I dropped off my luggage and took a walk in the neighborhood, feeling like I was finally free. No more exams, teachers, lectures, TV, passivity, moralizing, conservatism, or arguments about my lifestyle, just the need for money. It was like a tedious nightmare coming to an end. With Ben around, there was a constant inspiration to be passionately creative, without any restriction on cannabis use. At first, this was exactly as fantastic as I’d hoped it would be, although actually getting weed was tricky. As much as I resented being at the mercy of other people’s offers to smoke me out, it was nice to avoid the deplorable silliness of trying to buy illegal plants. It felt like I was in a bad novel, meeting someone who moonlighted as a gun runner and secretly exchanging weed with special handshakes. Our weed dealer Alex was, unsurprisingly, always late, rarely answered his phone, and mumbled awfully, which inspired us to look elsewhere but with little luck. Benjamin & I walked along the restaurant district and some scary guys sold us something that looked like dirty oregano, but we didn’t feel like complaining since our lives were worth more than ten dollars. This technique didn’t always result in bad weed, since a young punk couple once sold us spectacular hashish, so great in fact, that when I first tried it out and Ben asked me how it was, I could only reply with giggles so intense I had to fart.
Alex was hard to ditch since his weed was so good. He claimed to be selling a strain called AK-47, a mix of Colombian, Mexican, Thai and Afghani pot which is known for inspiring creativity, although I didn’t much care about its pedigree. I just felt blessed to have any at all. When I unpocketed the little plastic package at home and loaded it up in Ben’s makeshift gravity bong, the experience was more like finally landing on planet Earth rather than floating into clouds. Without social obligations or the paranoia of getting caught, I could calmly absorb all the lessons The Gem had to teach me.
The Green Light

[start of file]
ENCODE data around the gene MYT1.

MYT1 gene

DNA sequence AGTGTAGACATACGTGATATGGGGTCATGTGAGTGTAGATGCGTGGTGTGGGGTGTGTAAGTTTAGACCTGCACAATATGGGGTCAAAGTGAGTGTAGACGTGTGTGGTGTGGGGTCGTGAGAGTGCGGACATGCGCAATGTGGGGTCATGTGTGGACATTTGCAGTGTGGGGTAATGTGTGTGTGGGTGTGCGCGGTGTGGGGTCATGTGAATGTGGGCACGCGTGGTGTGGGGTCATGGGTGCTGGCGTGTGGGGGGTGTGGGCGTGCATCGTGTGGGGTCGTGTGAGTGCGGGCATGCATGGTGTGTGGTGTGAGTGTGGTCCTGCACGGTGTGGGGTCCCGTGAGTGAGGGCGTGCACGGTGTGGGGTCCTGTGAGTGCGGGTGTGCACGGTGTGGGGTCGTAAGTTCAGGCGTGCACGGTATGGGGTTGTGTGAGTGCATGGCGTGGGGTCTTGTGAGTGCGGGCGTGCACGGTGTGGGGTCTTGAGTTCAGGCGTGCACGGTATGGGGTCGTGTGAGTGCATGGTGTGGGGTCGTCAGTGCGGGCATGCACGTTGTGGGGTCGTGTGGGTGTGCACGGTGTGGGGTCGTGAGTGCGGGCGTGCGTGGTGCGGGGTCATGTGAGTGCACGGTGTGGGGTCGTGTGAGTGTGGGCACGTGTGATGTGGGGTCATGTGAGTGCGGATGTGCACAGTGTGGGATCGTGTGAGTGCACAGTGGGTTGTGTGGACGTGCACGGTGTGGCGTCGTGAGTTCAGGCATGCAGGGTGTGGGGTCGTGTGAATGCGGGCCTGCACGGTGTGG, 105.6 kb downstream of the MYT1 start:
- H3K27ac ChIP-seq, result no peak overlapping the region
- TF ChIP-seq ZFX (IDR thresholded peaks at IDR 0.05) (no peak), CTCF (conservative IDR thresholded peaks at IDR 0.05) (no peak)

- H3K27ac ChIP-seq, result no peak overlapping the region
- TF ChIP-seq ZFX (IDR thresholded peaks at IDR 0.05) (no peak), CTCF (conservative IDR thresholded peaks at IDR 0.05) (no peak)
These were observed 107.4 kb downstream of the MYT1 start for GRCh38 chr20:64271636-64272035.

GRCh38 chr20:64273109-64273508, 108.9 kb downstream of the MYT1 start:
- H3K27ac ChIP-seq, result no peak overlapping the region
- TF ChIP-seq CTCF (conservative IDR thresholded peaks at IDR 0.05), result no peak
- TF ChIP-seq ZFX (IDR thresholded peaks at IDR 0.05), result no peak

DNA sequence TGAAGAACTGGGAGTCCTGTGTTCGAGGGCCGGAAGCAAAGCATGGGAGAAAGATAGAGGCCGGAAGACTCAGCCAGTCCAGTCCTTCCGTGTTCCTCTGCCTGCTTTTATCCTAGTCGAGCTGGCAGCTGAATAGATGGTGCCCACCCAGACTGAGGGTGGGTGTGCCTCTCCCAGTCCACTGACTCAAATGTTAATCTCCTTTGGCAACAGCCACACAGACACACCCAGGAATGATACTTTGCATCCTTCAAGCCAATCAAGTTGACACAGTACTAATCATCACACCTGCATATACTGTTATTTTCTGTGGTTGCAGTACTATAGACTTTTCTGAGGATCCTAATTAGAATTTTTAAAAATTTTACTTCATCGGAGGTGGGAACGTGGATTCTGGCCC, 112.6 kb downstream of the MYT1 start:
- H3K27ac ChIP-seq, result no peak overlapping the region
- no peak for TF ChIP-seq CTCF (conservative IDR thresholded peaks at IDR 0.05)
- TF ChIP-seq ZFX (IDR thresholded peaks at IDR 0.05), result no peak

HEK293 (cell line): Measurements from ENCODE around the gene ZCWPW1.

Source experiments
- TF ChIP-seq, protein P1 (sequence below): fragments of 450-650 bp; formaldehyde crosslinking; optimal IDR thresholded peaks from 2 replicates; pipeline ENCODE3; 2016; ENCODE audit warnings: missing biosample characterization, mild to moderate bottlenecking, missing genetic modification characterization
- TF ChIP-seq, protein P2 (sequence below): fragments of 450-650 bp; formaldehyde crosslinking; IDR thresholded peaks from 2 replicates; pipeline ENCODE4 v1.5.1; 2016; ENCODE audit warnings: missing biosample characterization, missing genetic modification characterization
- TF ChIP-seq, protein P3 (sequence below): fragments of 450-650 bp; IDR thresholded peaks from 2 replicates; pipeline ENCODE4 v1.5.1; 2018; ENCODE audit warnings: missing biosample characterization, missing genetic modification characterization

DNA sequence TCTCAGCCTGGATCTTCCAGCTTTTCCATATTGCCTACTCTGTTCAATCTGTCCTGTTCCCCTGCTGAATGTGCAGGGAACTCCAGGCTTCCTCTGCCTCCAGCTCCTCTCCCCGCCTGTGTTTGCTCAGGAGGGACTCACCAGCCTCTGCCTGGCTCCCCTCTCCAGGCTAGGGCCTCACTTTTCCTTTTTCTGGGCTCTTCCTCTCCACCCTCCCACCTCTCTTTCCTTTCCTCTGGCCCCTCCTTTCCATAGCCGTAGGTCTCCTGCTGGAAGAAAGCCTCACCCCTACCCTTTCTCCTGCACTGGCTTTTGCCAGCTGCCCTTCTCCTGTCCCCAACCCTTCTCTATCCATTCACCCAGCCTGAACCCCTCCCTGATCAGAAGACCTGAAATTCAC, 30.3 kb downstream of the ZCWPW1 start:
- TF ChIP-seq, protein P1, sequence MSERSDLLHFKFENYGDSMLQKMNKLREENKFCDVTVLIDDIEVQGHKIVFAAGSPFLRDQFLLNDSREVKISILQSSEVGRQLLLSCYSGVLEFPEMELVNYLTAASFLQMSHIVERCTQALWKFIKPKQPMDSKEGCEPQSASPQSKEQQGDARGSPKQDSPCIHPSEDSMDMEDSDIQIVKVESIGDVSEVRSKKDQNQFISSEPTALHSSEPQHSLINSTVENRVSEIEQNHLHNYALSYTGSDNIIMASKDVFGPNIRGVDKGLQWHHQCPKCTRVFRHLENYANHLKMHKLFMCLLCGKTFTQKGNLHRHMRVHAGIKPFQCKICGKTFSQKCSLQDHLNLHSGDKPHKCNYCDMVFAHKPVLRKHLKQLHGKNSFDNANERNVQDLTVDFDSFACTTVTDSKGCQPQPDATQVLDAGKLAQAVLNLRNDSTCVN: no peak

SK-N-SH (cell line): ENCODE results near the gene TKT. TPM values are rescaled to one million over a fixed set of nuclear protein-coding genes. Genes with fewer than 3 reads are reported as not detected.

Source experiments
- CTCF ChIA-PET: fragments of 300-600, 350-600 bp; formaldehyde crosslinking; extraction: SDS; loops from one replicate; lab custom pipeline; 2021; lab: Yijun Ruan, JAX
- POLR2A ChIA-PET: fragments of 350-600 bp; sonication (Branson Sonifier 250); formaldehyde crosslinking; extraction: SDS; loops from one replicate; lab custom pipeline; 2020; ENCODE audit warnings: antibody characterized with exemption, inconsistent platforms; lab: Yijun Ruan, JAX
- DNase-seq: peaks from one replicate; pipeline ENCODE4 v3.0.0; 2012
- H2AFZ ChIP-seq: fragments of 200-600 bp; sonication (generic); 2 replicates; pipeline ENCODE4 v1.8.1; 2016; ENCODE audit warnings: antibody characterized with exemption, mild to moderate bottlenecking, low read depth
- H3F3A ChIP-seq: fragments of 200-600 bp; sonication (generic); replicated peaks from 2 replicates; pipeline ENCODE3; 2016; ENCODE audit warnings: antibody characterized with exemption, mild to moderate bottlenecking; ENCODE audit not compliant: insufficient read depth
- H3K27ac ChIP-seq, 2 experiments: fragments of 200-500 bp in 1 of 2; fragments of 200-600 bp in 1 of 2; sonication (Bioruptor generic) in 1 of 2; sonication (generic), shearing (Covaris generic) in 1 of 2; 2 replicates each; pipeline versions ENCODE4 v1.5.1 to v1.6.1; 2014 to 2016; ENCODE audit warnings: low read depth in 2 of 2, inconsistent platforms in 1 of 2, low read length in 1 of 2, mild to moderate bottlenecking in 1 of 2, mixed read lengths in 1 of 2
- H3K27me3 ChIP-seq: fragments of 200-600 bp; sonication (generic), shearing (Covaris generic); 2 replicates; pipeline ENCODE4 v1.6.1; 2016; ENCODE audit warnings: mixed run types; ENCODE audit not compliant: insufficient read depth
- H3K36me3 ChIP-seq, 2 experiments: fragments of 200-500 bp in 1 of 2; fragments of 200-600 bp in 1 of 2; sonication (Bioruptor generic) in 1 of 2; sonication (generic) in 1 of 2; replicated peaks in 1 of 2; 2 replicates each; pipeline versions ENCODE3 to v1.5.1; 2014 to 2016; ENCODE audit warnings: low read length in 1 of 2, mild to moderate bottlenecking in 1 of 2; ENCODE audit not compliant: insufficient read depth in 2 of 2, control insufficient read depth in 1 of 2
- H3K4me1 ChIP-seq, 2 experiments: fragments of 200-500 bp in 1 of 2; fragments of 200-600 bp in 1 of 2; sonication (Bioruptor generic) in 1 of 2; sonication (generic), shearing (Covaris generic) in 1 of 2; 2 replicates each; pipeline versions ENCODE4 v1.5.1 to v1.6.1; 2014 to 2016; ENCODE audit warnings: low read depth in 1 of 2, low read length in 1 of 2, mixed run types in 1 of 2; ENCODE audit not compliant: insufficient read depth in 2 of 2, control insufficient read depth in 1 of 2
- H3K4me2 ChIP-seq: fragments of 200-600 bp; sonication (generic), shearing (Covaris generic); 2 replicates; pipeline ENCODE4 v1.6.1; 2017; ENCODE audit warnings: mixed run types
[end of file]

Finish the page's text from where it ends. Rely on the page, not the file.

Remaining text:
The overarching theme of The Gem’s lessons was that of radical appreciation, dissolving critical distinction into an ocean of awestruck gratitude. As I poked my head out our second-story window and stared down at a footprint in the mud, I was overwhelmed by its beauty and began to tear up. It was gorgeous not just because of its richly saturated hickory with specular highlights from the dazzling mid-day sun, or the reflective puddles giggling with green leaves, but also its transience and Biblical echoes. Cutting open a tomato was like peering inside an alien miracle decorated in luscious hues ranging from crimson to blush, oozing seeds packed with an unfathomable language.
Having secured a professional commission and given full creative freedom, The Gem got me thinking of myself as a potential success, as opposed to what I had anticipated in my despair, namely, a penniless nobody at the margins of society. Getting stoned and browsing art history books on the lush summer grass even persuaded me to think I could make something of myself, maybe earn millions and enjoy earning each penny. Suddenly the fact that there was a tiny chance of success was a source of great hope, rather than cause for resignation. I could take charge of the world and make it better, more beautiful, smarter, just as I planned to in third grade. A thousand year Reich of beauty and self-exploration!
Well, it worked out fabulously for a few months. I engineered days with existential magic, feeling happy and grateful from morning until night, just as I dreamed of in my moments of dreadful sober loneliness. Taking a walk past the endless lush gardens in people’s front yard was enough to fill my soul with awe, and watching traffic lights reflect off of wet asphalt was simply to die for. It felt like I’d reached the pinnacle of psychological health; directly connected to an immanent divinity, in love with life but tuned to the dark edges of my emotions, ambitious yet satisfied with what I had, appreciative of friendship but self-sufficient and autonomous. And thanks to weed, this could be a sustained state of mind. What could possibly be next?
At around the same age I was at the time, Neil Young sang in Old Man that living alone in a paradise made him think of two. So, as marvelous as Ben was, my feverish attraction to women was hard to ignore, and I wanted someone to share my bliss with. Rather than leaving well enough alone, I figured that adding a lover into the mix would catapult me to an even higher level of satisfaction. Like Adam’s partner in Genesis, it turned out this would be the key in my expulsion from my weedly garden of bliss.
submitted by andreigeorgescu to Psychonaut